Exempting Retirement Funds in Chapter 13 Bankruptcy[yoast-breadcrumb]
Exempting Retirement Funds in Chapter 13 Bankruptcy
Filing for bankruptcy can be a scary thing, but it doesn’t have to mean losing everything. When it comes to retirement funds like 401(k)s and IRAs, there are special protections in place to help you keep that money safe in bankruptcy. This article will explain how retirement accounts are treated in Chapter 13 bankruptcy so you can make the best decisions for your financial future.
The Basics of Chapter 13 Bankruptcy
First, a quick overview of Chapter 13 bankruptcy. This type of bankruptcy allows you to keep your assets like your home or car while repaying some of your debts over 3-5 years. The court approves a repayment plan where you make monthly payments to a trustee who then distributes the money to your creditors. At the end of the repayment plan, any remaining unsecured debt is discharged – meaning you are no longer legally required to pay it back.
This can be a great option if you have assets you want to keep but need some debt relief. Now let’s look at how retirement accounts fit into the picture.
Retirement Accounts Are Usually Protected
The good news is that your retirement savings are generally protected in Chapter 13 bankruptcy thanks to something called “exemptions.” Exemptions are laws that allow you to keep certain assets in bankruptcy. Here are some key things to know:
- Most retirement accounts like 401(k)s, 403(b)s, 457(b)s, IRAs, and pensions are fully exempt with no dollar limit.
- The exemptions come from federal bankruptcy law and your state’s exemptions.
- The most common retirement accounts can be fully exempted using the federal exemptions.
- Some state exemptions may protect other types of retirement accounts too.
This means in most cases, you can keep your retirement savings in full when filing Chapter 13 bankruptcy. Creditors cannot seize those funds to repay your debts.
Exceptions to Be Aware Of
While retirement funds are largely protected, there are some exceptions to be aware of:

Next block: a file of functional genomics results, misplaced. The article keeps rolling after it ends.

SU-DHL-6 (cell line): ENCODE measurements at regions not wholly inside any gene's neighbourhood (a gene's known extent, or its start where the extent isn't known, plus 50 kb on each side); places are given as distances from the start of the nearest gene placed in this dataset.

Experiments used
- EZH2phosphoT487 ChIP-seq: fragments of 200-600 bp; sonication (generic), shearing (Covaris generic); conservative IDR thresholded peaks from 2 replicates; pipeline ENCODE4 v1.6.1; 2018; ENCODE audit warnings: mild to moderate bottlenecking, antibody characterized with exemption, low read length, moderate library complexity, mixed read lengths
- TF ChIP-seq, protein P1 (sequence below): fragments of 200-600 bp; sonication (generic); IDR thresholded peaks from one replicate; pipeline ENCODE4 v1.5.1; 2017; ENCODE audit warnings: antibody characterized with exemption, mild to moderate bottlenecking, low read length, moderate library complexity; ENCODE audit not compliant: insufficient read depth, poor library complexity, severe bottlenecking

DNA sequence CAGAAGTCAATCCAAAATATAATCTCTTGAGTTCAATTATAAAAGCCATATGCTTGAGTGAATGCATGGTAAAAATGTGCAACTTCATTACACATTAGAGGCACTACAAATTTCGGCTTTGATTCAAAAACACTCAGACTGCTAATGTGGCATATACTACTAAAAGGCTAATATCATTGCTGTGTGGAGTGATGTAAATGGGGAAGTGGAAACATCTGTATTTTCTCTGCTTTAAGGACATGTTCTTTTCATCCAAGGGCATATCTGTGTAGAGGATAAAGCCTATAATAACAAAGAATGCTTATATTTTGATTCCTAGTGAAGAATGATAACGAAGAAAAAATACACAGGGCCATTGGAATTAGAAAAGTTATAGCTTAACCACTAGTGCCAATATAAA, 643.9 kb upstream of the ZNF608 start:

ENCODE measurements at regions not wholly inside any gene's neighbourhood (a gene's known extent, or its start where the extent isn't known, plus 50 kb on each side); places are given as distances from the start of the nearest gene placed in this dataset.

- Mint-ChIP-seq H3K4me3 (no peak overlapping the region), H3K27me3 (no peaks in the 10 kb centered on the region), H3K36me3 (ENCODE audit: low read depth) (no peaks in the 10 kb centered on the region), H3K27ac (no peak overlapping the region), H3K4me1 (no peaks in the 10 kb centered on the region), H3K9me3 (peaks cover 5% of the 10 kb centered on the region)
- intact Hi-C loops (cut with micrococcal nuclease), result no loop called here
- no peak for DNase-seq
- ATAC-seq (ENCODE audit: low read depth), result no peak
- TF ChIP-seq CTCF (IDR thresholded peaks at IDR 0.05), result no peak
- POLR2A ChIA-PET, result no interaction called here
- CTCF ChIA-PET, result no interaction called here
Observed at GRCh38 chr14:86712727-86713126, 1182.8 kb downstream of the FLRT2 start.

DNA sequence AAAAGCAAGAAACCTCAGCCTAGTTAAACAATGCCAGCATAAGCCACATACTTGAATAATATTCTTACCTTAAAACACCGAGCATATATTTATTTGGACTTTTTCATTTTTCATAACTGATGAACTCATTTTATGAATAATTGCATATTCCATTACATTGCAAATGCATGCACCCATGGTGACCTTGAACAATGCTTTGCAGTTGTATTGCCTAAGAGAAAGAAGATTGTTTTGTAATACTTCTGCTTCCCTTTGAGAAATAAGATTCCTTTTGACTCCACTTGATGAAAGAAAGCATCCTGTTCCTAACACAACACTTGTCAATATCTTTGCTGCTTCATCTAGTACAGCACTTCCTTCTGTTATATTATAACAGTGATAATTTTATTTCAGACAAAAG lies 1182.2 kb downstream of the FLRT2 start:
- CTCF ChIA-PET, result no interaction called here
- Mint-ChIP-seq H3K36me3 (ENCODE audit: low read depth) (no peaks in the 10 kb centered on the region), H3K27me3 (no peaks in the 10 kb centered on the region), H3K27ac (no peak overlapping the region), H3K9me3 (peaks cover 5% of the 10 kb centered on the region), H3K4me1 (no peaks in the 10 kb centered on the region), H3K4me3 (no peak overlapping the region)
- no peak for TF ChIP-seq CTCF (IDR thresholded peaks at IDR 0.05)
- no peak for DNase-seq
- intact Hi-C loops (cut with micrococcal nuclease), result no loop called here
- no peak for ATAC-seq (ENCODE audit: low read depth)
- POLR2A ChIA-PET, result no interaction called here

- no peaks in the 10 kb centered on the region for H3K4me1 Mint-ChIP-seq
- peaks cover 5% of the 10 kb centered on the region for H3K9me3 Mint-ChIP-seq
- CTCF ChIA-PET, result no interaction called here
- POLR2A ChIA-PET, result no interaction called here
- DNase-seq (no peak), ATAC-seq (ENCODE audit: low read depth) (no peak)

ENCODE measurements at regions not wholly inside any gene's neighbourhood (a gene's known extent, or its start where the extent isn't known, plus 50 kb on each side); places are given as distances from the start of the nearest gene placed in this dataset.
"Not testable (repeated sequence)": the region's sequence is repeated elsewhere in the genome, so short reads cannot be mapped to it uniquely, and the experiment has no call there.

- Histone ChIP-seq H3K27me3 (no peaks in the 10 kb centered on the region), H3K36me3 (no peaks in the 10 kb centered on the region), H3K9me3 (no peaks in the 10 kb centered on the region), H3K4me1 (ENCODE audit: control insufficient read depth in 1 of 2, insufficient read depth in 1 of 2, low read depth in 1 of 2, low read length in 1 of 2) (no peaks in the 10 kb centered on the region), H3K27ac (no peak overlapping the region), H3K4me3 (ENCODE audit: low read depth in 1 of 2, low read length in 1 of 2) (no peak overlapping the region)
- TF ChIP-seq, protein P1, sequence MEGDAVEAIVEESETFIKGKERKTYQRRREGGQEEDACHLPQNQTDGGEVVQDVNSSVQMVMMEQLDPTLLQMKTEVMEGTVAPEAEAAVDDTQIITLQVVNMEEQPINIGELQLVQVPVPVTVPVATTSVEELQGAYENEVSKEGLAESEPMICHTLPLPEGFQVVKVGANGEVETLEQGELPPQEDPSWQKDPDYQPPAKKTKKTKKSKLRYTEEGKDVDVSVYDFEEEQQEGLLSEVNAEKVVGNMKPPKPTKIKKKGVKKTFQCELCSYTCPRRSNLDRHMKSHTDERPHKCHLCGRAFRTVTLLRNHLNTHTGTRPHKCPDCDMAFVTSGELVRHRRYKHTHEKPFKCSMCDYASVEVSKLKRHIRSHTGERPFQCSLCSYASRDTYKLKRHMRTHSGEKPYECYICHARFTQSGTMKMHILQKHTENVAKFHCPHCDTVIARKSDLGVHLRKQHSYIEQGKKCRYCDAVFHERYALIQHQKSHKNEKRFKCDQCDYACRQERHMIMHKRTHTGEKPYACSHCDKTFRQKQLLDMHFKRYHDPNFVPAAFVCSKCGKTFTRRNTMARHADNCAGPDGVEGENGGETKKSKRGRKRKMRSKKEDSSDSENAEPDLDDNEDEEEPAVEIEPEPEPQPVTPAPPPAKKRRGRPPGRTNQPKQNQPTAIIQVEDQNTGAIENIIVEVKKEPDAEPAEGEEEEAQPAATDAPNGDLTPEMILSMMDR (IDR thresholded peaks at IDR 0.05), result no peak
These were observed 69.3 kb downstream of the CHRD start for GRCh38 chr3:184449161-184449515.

- Tax liens – Retirement accounts are not exempt from IRS tax liens.
- Fraud – If you contributed to a retirement account in a fraudulent way right before bankruptcy, those funds may not be protected.
- High-value IRAs – IRAs above $1,283,025 (as of 2019) may not be fully exempt. The limit adjusts periodically for inflation.
It’s a good idea to speak with a bankruptcy attorney if you have any concerns about whether your retirement accounts may fall into these categories.
Should You Take Money Out of Retirement Accounts Before Filing?
You may be tempted to take money from your retirement account to pay off debts before filing. This is usually not a good idea for a few reasons:
- Money withdrawn will count as income and could disqualify you from Chapter 7 bankruptcy.
- In Chapter 13, withdrawn funds count as disposable income and you may have to pay more to creditors.
- You lose future tax-deferred growth and compounding on the money taken out.
- You may face tax penalties for early withdrawals if you are under age 59 1/2.
It’s best to leave retirement accounts intact if possible. Work with your attorney on other options to deal with debts pre-bankruptcy.
What About Ongoing Retirement Income in Chapter 13?
If you are already retired and receiving income like Social Security, pension payments, or 401(k) distributions, here is how that income is treated in Chapter 13:
- Social Security income is fully exempt and not included in repayment plans.
- Most pension income is exempt, but some courts limit the exemption to what is reasonably necessary for living expenses.
- IRA and 401(k) distributions may count as disposable income. Your attorney can advise if any portion can be exempted.
The trustee may ask for copies of statements showing retirement income received. Be sure to keep good records so you can accurately report this income.
How to Protect Retirement Funds in Chapter 13 Bankruptcy
Follow these tips to help keep your retirement funds safe through the bankruptcy process:
- Open a separate account for Social Security deposits to avoid commingling with other income.
- Avoid withdrawing from retirement accounts to pay debts prior to filing.
- Review if state exemptions offer more protection than federal exemptions.
- Be prepared to document details of retirement accounts – balances, statements, etc.
- List retirement accounts properly on your Schedule C bankruptcy forms.
- Inform your attorney of any concerns about possible exceptions.
- Closely review exemption amounts if you have high balances in accounts.
With some advanced planning, you can enter Chapter 13 bankruptcy feeling confident your nest egg remains protected.
The Bottom Line
Filing Chapter 13 bankruptcy does not have to mean jeopardizing your retirement funds. In most cases, accounts like 401(k)s and IRAs can be fully exempted from creditors. However, there are some exceptions and limitations to be aware of, so be sure to consult with an experienced bankruptcy attorney.
With proper advice, you can develop a bankruptcy strategy to eliminate debt, keep assets like your home, and preserve your hard-earned retirement savings. Don’t let fear of losing your nest egg stop you from exploring financial relief through Chapter 13 bankruptcy.